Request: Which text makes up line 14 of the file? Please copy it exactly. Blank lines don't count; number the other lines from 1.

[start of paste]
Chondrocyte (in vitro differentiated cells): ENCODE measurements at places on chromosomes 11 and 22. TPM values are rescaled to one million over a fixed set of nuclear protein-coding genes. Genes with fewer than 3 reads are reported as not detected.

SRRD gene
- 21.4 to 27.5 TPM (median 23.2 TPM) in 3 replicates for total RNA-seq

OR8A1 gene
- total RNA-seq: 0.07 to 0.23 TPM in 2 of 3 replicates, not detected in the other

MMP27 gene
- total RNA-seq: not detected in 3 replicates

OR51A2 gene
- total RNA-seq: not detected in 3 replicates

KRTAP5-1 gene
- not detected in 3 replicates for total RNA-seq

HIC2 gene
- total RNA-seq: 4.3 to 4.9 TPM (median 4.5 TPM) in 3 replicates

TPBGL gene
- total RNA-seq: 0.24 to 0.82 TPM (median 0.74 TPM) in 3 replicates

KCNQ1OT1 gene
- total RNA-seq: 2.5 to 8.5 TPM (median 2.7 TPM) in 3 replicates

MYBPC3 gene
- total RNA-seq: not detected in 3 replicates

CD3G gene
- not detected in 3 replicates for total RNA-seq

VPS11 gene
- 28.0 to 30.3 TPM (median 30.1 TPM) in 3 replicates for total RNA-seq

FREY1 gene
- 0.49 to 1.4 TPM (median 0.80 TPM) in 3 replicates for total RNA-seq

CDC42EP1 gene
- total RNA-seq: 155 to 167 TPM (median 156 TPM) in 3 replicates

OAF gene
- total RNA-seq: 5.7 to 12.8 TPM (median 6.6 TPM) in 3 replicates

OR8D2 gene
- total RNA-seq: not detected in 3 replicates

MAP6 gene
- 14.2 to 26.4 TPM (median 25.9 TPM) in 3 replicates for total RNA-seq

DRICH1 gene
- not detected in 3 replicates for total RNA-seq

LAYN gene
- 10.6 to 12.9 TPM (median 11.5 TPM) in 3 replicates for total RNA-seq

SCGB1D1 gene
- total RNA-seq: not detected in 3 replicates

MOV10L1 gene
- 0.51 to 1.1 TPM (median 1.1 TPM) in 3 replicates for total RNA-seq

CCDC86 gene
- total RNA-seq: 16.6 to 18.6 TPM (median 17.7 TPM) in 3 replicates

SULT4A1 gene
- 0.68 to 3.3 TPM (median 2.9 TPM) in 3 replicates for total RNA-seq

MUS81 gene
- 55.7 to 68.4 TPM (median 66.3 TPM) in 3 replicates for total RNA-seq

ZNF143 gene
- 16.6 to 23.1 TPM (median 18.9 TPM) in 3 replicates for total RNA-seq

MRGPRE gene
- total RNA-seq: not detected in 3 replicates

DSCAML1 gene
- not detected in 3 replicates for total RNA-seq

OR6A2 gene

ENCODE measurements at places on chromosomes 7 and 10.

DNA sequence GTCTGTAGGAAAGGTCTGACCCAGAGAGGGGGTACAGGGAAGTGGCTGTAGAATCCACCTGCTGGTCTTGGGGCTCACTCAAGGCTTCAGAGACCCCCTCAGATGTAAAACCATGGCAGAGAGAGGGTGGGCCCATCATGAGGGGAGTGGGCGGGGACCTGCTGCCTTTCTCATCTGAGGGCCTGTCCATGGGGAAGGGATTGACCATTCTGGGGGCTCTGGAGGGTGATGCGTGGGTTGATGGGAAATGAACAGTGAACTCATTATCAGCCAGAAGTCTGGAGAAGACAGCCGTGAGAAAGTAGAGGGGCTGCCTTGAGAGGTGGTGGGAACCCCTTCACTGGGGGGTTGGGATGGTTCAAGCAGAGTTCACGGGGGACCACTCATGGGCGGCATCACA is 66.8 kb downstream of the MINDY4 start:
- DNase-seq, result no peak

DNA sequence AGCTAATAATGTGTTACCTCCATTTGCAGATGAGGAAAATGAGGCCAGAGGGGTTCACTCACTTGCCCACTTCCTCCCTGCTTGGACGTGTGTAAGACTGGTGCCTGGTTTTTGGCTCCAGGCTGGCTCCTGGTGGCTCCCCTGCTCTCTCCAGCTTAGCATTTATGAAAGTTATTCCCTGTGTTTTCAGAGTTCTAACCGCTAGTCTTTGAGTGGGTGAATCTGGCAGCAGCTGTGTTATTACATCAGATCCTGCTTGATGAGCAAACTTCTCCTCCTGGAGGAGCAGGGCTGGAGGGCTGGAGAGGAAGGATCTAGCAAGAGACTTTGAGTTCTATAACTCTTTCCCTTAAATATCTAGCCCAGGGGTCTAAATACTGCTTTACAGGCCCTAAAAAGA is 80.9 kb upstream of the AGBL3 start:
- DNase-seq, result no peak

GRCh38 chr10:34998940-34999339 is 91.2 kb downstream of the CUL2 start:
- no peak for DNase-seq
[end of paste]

TPBGL gene